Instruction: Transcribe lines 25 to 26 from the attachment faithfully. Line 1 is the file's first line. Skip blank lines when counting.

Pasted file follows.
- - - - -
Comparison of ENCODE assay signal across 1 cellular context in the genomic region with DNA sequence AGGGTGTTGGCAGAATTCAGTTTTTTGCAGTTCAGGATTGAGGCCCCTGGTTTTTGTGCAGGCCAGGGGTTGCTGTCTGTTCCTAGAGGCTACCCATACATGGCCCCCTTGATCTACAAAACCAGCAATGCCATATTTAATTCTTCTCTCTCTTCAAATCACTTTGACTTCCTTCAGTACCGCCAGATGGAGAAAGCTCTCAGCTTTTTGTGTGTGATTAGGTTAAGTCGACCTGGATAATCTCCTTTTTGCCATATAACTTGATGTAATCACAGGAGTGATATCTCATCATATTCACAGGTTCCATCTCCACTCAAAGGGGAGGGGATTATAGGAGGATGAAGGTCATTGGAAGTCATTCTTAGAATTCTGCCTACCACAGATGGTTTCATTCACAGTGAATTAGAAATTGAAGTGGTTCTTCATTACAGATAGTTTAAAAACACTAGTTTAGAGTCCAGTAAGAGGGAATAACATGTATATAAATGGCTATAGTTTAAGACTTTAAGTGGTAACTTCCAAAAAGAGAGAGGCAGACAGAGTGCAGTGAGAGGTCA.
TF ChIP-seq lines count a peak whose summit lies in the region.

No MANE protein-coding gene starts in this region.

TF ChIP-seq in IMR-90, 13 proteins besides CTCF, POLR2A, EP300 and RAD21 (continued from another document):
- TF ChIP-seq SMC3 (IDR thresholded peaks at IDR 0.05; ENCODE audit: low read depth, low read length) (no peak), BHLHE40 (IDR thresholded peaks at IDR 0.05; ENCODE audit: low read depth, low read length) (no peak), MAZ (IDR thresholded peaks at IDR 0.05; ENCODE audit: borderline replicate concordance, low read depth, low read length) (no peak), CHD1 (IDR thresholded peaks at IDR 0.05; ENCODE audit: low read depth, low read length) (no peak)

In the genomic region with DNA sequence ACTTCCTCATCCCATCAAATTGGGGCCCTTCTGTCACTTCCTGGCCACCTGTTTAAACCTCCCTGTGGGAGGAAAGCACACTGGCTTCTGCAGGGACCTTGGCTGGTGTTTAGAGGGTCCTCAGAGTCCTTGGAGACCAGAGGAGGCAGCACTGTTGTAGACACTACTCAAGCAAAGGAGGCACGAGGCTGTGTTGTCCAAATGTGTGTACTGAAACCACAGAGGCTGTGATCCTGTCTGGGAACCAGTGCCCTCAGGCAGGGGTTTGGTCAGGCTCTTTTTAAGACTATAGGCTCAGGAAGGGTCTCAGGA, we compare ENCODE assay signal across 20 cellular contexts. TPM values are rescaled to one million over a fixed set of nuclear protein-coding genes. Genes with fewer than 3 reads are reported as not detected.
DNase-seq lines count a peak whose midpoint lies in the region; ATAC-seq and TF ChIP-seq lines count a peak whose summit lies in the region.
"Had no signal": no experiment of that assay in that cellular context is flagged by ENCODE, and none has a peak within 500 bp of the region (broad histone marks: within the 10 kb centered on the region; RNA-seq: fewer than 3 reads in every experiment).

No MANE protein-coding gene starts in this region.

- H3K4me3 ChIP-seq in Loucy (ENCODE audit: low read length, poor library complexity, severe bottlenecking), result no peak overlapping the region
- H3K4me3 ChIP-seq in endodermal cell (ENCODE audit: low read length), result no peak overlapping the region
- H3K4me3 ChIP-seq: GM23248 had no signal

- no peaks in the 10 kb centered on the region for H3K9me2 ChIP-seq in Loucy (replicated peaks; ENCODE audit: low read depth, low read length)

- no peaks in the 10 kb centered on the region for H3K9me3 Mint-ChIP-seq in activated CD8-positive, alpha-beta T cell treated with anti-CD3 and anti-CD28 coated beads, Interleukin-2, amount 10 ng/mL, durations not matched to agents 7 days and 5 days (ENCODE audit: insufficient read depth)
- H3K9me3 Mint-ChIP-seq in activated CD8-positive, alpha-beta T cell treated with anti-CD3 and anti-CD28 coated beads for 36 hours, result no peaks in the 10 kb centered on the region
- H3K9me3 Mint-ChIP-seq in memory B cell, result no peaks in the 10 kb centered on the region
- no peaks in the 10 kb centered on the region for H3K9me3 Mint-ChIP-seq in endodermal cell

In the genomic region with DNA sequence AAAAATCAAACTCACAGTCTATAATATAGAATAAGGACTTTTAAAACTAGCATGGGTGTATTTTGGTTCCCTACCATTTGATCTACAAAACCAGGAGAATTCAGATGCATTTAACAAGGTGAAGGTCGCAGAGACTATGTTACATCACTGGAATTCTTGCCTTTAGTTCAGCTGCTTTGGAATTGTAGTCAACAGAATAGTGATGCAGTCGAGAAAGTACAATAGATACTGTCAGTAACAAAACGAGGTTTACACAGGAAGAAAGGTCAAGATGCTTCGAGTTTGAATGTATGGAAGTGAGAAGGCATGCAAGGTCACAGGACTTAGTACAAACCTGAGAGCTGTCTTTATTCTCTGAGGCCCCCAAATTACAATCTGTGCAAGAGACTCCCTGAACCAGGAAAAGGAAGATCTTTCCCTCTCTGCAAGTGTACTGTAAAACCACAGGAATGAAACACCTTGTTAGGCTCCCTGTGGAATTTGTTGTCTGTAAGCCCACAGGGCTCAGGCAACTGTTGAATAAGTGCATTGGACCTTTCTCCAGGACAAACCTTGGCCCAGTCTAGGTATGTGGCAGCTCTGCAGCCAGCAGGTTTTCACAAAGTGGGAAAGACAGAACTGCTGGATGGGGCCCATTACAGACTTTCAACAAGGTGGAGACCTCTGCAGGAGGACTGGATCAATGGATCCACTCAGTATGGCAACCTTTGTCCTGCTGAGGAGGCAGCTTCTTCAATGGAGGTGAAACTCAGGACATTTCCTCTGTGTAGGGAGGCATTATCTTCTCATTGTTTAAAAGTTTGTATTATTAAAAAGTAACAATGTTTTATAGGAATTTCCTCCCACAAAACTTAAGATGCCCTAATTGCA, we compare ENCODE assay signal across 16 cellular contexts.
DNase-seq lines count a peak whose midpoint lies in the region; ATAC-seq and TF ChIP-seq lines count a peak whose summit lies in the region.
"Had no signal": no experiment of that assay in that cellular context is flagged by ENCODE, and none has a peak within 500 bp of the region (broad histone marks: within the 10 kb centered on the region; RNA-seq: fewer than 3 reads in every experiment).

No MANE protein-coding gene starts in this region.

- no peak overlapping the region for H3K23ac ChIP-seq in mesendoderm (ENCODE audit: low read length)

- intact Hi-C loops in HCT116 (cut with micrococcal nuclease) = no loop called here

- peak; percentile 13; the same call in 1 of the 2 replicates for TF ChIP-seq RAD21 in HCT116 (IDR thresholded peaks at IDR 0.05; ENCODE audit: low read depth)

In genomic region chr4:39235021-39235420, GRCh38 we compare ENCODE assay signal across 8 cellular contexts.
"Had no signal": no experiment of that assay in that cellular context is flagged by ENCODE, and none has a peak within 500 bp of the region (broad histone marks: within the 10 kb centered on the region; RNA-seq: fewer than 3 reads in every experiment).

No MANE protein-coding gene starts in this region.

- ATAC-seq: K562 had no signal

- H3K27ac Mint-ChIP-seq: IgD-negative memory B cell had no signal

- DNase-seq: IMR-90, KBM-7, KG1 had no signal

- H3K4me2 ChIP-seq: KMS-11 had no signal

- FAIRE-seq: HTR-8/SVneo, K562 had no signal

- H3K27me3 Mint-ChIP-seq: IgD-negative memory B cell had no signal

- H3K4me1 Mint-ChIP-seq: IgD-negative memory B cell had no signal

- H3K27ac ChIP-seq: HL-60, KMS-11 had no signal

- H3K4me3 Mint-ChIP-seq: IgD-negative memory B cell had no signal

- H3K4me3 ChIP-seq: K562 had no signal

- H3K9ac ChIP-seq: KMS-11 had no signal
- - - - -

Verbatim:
In genomic region chr4:39235021-39235420, GRCh38 we compare ENCODE assay signal across 8 cellular contexts.
"Had no signal": no experiment of that assay in that cellular context is flagged by ENCODE, and none has a peak within 500 bp of the region (broad histone marks: within the 10 kb centered on the region; RNA-seq: fewer than 3 reads in every experiment).